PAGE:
March 17, 2009 in Idaho

Otter proposes transportation compromise

By The Spokesman-Review
 
Betsy Russell photo

Jason Kreizenbeck, chief of staff for Gov. Butch Otter, proposes two new bills to the House Transportation Committee on Tuesday morning as part of the governor’s revised proposal to raise gas taxes and vehicle registration fees to fund road work.
(Full-size photo)

BOISE - Gov. Butch Otter has reduced his demand for a five-year, $174 million boost in transportation funding to a three-year, $130 million plan - and in response, a hastily convened House committee swiftly introduced and forwarded two new bills to the full House without hearings.

Several House Transportation Committee members said they weren’t committing to supporting the governor’s new plan - just to getting it out to the full House for a vote, long weeks after the governor first presented his transportation plan to lawmakers in January.

Rep. Raul Labrador, R-Eagle, said, “We have not compromised yet. … This is a revised plan from the governor’s office, and I think it deserves a full hearing on the full floor. I think we need to vote it up or down.”

Rep. Marv Hagedorn, R-Meridian, said, “Because we’re not going to have full hearings on these bills in committee, I think it’s imperative that Idaho citizens contact their legislators” and say how they feel about the proposals.

The two revised bills introduced this morning would:

* Raise Idaho’s 25-cent per gallon gas tax by 3 cents next year, and 2 additional cents in each of the two following years, for a total increase of 7 cents by the third year, bringing the tax to 32 cents per gallon. That’s down from Otter’s original proposal for a five-year phase-in of a 10-cent increase. Each penny would raise $8.8 million in revenue for road work.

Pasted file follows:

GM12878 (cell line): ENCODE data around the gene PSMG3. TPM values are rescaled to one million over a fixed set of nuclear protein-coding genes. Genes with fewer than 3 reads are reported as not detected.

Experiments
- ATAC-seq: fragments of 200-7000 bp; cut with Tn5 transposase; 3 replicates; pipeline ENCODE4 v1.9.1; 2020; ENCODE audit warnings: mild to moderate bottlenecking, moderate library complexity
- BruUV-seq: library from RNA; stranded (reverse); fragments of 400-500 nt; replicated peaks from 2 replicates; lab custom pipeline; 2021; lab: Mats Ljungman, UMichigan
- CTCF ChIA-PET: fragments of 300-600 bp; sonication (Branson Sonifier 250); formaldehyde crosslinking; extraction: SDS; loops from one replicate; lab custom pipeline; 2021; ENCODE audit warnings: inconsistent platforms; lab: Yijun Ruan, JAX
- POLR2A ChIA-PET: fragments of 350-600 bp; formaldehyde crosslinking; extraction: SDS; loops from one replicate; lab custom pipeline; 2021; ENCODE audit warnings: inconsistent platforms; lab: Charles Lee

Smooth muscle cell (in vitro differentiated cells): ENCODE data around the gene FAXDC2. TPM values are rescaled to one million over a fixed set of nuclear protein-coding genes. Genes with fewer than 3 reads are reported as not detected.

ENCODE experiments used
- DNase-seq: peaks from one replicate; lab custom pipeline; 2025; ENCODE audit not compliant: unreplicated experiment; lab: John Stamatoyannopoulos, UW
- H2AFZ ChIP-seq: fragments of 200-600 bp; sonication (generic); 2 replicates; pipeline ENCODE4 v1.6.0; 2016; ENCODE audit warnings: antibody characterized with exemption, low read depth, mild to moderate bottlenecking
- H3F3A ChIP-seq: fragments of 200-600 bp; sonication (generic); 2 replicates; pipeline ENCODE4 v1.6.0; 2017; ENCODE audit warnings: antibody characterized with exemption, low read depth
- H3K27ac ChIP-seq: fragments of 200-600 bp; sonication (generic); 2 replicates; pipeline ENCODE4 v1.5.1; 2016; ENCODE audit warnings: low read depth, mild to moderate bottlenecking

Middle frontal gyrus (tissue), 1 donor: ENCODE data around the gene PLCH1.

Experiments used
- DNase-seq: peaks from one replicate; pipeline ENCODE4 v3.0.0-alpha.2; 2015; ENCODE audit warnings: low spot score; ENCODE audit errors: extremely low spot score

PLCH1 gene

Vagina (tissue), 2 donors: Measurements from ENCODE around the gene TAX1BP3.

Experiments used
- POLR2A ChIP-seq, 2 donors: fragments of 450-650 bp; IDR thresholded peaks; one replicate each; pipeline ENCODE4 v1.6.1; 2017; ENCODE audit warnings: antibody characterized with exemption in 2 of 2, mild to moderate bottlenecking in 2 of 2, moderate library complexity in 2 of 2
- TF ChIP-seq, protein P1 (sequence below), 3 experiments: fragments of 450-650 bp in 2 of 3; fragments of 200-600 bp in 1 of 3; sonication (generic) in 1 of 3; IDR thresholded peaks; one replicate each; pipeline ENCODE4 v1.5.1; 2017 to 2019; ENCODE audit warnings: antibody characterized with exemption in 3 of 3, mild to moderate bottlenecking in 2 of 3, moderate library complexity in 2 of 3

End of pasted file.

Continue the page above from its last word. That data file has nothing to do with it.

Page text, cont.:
* Raise car registration fees over the next three years, plus raise truck registration fees by 5 percent and form a task force to look into future rates for truck fees. That measure would raise an additional $18 million next year, $39 million the following year and $43.7 million by the third year.

Jason Kreizenbeck, the governor’s chief of staff, called the votes this morning “a good gesture on behalf of the committee and the body to allow the issue to go to a vote before the whole House.” He said, “This is an issue the governor’s been talking about the whole time he’s been in office. We’ve had several hours of hearings. I think people are well-versed in it and ready to discuss it.”

Between the two new bills, a pending bill to eliminate Idaho’s ethanol exemption from the fuel tax, and Otter’s hope to shift Idaho State Police funding off the gas tax and onto the general fund, freeing up millions more for road work, the governor’s revised plan would raise an additional $130 million a year by the third year.

“We’ve attempted to find a compromise between where we were and where the Legislature was,” said Kreizenbeck. Otter originally proposed a five-year, $174 million increase in transportation funding.

House Majority Caucus Chairman Ken Roberts, R-Donnelly, said, “I think the goal here is to get the bill to the floor so the representatives of the state of Idaho can weigh in on the governor’s revised plan that he is making to the Legislature. That’s what this process is about. … There’ll be a day in court for the governor’s transportation plan.”

Rep. Shirley Ringo, D-Moscow, complained that the legislative process was being “short-circuited” and lawmakers weren’t being given an opportunity to vote on other alternative proposals.

This morning’s special 8 a.m. House Transportation Committee meeting wasn’t included in legislative agendas posted on the Internet; the committee normally meets in the afternoon. The committee also isn’t one of the few “privileged” committees entitled to introduce bills this late in the session, but Chairwoman JoAn Wood, R-Rigby, said House Speaker Lawerence Denney had given the committee special authorization to introduce the bills today.


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